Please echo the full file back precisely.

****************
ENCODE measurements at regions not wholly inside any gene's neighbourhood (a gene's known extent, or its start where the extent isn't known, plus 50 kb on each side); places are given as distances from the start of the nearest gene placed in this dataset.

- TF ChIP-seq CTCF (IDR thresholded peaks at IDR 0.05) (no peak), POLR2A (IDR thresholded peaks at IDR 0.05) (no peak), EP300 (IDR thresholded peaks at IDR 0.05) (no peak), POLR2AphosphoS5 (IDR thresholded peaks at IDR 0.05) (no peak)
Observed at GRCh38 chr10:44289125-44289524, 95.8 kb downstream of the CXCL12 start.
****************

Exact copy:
ENCODE measurements at regions not wholly inside any gene's neighbourhood (a gene's known extent, or its start where the extent isn't known, plus 50 kb on each side); places are given as distances from the start of the nearest gene placed in this dataset.

- TF ChIP-seq CTCF (IDR thresholded peaks at IDR 0.05) (no peak), POLR2A (IDR thresholded peaks at IDR 0.05) (no peak), EP300 (IDR thresholded peaks at IDR 0.05) (no peak), POLR2AphosphoS5 (IDR thresholded peaks at IDR 0.05) (no peak)
Observed at GRCh38 chr10:44289125-44289524, 95.8 kb downstream of the CXCL12 start.